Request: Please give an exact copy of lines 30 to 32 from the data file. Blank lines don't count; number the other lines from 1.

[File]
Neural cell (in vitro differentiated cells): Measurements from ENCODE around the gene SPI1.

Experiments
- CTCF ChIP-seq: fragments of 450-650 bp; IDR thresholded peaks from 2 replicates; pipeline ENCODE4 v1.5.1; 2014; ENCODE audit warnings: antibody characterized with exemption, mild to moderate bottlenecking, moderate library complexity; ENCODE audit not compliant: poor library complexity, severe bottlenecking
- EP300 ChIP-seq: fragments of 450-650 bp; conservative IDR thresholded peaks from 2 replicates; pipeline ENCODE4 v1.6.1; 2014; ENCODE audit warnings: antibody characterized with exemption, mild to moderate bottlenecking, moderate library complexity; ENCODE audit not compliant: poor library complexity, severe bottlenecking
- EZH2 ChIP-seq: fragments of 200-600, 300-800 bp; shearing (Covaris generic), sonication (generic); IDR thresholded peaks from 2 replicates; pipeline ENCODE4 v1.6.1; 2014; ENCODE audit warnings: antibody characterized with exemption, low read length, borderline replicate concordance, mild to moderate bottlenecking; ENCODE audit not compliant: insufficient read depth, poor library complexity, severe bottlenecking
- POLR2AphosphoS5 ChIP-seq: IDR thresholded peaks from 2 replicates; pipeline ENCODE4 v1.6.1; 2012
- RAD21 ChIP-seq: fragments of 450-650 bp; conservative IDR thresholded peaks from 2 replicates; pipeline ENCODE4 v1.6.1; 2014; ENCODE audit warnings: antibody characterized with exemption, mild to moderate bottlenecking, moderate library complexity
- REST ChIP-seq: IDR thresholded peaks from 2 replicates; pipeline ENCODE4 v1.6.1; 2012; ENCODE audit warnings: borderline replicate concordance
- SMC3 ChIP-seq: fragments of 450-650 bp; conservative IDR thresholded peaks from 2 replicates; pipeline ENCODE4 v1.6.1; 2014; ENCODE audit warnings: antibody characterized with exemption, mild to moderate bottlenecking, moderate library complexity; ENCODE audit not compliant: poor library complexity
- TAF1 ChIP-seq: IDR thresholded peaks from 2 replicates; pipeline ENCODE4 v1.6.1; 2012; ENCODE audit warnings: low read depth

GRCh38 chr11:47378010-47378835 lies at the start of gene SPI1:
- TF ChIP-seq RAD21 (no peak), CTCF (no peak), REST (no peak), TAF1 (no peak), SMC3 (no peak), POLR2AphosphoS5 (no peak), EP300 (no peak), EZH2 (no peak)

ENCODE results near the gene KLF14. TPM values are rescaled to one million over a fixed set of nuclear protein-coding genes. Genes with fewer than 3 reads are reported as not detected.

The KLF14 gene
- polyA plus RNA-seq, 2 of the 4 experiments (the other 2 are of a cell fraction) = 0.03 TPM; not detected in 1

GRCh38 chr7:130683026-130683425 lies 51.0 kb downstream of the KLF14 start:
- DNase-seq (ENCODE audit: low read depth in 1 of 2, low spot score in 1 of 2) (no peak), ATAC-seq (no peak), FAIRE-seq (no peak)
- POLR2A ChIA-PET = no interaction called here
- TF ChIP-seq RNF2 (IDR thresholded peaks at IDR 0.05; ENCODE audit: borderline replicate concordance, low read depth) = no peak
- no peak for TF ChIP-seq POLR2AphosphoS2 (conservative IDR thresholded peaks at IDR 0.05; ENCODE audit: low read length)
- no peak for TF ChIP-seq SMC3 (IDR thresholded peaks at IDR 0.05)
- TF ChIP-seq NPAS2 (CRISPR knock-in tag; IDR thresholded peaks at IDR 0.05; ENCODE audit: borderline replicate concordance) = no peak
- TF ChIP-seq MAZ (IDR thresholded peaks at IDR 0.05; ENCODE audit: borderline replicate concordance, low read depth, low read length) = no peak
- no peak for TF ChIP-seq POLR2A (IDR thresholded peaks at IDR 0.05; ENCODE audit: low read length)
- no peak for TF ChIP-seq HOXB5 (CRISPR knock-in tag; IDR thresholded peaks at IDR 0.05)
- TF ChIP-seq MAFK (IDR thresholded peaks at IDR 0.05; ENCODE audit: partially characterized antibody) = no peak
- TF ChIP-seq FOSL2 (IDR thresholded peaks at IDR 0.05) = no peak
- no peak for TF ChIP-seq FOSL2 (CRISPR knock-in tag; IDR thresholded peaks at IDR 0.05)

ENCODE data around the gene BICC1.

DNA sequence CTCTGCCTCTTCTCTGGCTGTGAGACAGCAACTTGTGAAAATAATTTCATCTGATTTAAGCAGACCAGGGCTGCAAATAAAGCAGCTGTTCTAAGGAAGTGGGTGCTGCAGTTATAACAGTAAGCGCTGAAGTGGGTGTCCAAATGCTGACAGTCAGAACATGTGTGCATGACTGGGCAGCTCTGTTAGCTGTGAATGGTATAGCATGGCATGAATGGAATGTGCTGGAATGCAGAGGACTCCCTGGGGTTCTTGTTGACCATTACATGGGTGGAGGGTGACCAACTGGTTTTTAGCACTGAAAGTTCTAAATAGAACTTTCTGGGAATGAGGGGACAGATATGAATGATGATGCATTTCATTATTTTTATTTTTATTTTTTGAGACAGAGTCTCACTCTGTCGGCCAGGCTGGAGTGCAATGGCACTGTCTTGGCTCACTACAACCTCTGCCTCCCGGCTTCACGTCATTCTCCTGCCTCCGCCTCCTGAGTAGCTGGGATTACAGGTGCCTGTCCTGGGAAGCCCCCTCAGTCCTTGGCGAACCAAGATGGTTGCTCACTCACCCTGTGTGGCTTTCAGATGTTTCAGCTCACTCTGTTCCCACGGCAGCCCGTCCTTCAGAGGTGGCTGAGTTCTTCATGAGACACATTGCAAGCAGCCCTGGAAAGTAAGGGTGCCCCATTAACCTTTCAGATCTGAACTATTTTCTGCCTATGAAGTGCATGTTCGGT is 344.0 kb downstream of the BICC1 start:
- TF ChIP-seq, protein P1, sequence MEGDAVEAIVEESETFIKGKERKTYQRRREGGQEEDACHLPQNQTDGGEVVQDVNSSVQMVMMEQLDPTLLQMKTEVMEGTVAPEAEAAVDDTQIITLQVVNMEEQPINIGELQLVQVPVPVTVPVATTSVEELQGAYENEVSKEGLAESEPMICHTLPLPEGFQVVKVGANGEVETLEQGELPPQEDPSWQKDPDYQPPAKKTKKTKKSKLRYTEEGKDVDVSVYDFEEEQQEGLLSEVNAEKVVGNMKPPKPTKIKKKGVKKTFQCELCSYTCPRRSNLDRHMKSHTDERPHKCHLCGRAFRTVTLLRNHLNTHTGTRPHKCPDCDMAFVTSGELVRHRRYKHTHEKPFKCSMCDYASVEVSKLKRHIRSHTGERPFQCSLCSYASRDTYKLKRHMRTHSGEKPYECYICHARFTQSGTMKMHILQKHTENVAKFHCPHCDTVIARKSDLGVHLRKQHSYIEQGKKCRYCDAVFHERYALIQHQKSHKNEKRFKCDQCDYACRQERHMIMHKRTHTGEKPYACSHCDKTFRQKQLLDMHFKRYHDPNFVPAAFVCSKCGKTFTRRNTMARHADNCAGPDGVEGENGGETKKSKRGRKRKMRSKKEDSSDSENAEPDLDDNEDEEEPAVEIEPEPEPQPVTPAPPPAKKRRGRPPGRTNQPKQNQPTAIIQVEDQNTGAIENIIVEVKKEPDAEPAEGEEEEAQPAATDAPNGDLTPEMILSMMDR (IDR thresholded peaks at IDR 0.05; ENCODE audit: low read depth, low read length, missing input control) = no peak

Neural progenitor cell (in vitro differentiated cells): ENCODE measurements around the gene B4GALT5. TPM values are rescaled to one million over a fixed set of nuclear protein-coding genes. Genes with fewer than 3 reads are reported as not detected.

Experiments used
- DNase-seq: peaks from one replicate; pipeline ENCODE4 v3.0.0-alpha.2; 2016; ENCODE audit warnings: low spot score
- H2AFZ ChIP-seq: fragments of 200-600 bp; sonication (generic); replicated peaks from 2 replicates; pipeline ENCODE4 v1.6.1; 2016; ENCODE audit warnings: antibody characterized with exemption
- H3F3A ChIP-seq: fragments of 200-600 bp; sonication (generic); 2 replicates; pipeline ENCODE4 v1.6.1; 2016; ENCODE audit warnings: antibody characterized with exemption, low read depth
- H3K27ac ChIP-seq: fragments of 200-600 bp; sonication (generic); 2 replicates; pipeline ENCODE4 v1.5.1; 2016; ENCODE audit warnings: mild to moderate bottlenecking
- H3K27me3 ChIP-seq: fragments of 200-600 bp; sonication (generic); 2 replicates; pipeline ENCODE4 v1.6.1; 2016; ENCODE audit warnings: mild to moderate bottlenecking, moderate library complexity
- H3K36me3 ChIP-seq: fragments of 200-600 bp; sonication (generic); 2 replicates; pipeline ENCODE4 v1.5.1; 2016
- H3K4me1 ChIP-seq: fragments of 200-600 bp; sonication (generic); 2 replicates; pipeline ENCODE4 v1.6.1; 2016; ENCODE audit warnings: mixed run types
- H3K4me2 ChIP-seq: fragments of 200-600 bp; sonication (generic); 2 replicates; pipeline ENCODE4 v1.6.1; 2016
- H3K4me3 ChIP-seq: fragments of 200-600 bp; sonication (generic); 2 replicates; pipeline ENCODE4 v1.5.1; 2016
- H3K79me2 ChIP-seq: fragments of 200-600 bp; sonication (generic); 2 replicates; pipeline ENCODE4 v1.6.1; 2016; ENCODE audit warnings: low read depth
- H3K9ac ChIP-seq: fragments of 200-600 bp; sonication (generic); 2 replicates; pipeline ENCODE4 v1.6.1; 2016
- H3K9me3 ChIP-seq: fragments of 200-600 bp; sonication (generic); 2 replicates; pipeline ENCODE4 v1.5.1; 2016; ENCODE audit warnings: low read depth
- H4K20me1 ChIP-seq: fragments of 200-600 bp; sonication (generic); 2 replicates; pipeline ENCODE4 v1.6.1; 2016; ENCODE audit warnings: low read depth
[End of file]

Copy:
DNA sequence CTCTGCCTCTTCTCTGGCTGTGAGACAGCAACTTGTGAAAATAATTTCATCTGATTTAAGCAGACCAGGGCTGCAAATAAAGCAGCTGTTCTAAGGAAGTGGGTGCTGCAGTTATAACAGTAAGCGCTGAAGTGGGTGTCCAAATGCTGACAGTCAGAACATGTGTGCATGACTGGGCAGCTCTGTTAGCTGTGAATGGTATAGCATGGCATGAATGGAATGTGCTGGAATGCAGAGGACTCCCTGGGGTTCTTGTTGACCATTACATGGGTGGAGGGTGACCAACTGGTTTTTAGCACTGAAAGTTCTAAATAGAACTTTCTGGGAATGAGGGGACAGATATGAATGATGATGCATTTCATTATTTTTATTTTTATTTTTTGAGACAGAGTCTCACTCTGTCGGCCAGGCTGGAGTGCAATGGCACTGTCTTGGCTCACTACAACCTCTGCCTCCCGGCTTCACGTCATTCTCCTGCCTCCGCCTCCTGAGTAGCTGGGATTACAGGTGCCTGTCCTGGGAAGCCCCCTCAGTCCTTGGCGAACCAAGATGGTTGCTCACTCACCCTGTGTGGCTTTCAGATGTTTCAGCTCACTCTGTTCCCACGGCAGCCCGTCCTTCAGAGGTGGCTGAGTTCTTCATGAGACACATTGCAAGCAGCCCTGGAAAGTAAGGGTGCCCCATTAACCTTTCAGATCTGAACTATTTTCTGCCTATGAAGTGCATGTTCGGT is 344.0 kb downstream of the BICC1 start:
- TF ChIP-seq, protein P1, sequence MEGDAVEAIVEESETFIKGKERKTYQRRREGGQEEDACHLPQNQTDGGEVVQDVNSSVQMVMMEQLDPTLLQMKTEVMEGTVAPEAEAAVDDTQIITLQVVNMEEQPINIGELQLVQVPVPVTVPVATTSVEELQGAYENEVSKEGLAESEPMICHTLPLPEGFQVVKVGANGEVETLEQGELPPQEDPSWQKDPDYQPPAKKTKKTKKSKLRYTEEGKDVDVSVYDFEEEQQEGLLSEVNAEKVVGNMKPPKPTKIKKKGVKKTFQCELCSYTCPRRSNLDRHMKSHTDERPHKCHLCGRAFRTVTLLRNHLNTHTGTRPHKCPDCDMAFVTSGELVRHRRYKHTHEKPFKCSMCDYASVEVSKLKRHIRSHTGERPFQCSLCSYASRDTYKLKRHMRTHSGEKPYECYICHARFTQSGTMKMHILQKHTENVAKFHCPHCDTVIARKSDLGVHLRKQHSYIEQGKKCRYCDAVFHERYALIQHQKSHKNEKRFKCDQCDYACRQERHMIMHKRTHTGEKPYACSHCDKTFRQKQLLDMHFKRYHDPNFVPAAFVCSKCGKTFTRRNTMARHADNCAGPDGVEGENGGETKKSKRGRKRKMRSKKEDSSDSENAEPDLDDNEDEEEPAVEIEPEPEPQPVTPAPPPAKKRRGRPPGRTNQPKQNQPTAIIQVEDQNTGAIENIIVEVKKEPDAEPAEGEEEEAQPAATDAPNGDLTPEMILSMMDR (IDR thresholded peaks at IDR 0.05; ENCODE audit: low read depth, low read length, missing input control) = no peak

Neural progenitor cell (in vitro differentiated cells): ENCODE measurements around the gene B4GALT5. TPM values are rescaled to one million over a fixed set of nuclear protein-coding genes. Genes with fewer than 3 reads are reported as not detected.